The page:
Adjustment of Near-Equatorial Wind Stress with Four-Dimensional Variational Data Assimilation in a Model of the Pacific Ocean

Vossepoel, Femke C.; Weaver, Anthony T.; Vialard, Jér&ocaron;me; Delecluse, Pascale
August 2004
Monthly Weather Review;Aug2004, Vol. 132 Issue 8, p2070
Academic Journal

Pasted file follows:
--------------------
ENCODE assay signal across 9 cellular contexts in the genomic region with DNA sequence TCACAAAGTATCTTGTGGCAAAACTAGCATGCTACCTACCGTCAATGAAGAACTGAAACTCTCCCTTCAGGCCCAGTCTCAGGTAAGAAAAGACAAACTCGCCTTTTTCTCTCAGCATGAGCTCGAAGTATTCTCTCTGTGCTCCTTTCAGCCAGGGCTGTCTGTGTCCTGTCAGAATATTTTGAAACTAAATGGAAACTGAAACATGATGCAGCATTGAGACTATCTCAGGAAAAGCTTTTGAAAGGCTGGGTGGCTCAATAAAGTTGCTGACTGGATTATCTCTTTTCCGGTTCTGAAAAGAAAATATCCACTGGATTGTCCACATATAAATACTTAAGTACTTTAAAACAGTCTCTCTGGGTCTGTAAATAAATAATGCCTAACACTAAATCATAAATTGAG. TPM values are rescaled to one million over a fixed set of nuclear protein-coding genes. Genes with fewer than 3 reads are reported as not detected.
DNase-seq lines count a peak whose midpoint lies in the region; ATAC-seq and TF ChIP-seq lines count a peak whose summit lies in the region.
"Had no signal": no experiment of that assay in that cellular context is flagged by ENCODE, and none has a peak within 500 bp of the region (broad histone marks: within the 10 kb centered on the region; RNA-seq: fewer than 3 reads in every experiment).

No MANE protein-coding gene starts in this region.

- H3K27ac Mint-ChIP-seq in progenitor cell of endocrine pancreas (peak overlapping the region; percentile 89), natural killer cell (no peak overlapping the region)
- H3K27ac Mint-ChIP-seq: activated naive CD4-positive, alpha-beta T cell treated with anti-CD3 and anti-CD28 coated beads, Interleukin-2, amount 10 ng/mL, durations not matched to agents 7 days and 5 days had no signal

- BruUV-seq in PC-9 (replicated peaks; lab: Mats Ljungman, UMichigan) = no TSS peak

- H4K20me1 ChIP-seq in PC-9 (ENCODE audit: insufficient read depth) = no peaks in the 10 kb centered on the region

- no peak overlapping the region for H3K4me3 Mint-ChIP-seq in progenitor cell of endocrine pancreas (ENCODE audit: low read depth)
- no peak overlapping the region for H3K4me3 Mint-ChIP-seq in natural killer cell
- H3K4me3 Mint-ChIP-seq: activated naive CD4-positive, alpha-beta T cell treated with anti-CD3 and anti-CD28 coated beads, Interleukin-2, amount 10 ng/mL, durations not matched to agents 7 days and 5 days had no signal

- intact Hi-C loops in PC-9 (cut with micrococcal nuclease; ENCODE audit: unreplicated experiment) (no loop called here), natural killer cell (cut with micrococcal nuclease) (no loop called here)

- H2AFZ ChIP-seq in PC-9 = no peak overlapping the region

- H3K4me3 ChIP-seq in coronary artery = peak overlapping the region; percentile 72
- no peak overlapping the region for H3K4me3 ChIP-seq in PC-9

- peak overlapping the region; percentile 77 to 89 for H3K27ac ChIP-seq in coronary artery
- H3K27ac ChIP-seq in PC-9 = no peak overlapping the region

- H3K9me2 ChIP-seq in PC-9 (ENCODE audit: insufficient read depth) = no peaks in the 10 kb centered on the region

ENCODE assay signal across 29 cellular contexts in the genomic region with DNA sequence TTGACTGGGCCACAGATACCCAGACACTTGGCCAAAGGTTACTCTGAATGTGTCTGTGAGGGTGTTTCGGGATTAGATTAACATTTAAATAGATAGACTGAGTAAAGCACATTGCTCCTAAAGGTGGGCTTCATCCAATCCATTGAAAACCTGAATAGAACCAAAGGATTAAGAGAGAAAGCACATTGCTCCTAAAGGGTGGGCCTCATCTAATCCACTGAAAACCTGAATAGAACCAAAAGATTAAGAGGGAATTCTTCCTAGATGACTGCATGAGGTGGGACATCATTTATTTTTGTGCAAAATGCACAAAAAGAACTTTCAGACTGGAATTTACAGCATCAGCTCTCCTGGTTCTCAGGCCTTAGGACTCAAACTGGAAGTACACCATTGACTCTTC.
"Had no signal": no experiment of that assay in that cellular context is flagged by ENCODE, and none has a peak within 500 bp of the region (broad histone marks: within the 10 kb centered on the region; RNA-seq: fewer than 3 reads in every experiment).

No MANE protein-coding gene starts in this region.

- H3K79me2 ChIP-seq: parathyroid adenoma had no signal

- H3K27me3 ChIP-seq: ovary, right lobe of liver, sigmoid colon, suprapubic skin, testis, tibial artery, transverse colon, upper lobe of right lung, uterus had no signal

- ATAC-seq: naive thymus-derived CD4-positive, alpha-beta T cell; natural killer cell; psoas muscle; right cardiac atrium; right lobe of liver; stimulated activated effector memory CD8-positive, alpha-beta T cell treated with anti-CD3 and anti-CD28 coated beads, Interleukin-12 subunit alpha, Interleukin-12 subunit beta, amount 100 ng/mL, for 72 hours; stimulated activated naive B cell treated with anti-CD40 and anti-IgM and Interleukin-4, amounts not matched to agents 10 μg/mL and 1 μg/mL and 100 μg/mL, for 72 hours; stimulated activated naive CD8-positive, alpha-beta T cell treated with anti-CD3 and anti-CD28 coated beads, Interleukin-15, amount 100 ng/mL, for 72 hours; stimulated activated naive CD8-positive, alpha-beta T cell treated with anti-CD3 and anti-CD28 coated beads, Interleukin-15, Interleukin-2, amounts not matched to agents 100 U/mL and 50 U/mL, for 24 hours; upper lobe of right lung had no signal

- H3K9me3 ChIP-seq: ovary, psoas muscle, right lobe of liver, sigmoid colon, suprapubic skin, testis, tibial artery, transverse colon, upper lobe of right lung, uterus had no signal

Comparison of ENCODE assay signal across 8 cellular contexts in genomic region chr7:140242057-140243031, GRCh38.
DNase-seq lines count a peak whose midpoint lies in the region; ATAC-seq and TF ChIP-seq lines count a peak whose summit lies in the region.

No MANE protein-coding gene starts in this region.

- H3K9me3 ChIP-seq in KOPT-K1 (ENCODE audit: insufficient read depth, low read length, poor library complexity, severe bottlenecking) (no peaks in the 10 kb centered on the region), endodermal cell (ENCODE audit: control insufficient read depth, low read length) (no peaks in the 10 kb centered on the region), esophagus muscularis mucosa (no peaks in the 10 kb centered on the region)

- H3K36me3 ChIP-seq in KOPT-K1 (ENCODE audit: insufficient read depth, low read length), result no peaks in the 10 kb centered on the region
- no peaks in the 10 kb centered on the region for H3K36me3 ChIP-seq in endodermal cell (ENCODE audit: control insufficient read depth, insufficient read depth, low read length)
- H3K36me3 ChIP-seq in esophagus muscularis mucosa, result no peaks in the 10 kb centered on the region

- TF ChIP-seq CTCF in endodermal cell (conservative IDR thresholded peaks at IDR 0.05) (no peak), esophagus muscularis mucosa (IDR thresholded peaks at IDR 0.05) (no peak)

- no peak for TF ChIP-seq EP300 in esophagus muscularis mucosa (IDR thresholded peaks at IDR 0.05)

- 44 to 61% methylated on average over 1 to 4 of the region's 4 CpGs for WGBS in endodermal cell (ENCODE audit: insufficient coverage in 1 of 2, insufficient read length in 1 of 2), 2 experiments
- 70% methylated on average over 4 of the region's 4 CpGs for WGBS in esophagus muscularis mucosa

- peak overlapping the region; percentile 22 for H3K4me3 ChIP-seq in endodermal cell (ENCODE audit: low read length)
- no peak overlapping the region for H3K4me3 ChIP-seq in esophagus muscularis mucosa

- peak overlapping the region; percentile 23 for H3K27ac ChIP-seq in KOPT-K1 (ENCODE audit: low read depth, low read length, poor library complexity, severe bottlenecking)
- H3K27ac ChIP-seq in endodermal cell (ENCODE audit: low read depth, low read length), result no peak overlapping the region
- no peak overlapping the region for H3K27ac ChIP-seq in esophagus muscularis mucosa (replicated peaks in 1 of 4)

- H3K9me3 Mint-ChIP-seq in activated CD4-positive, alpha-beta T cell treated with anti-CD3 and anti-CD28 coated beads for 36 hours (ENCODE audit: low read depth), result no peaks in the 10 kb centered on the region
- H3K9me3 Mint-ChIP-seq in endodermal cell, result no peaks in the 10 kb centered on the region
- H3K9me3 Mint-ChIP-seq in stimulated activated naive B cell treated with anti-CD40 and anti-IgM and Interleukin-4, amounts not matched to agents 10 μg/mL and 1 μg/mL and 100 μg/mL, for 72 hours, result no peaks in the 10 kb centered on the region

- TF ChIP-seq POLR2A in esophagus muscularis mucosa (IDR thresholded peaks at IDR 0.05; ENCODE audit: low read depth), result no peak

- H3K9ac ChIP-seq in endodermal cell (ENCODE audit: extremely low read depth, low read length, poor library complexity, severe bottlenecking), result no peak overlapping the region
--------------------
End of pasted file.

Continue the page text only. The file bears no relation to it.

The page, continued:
A four-dimensional variational scheme is described in which ocean observations are assimilated into an ocean general circulation model using wind stress forcing fields as control variables. Idealized (“twin”) experiments are performed to evaluate the possibility of reconstructing wind stress variability and its oceanic response from synthetic observations of the ocean state. Two types of wind stress errors are considered: time-varying errors associated with a wind burst and constant errors associated with a wind stress bias. Both sets of experiments demonstrate that the spatial structure of the wind stress variations is well reconstructed, while the estimation of their amplitude and time evolution is less accurate. Sparser equatorial sampling, similar to that of the Tropical Atmosphere–Ocean array, only slightly degrades the analysis. Omitting velocity and salinity observations leads to a less accurate amplitude and time evolution of the wind stress increment. Still, general features are captured in the analysis when only temperature observations are assimilated. Additional twin experiments point out that errors in thermal structure due to errors in the model and initial conditions can only partly be corrected by modifying the wind stress forcing. To change the shape and position of the thermocline through a wind stress correction requires an adjustment time scale of several weeks. The temperature gradient can be changed by the correction of wind stress errors, but controlling model error, initial conditions, or both may be necessary to correct for this type of systematic error more effectively.


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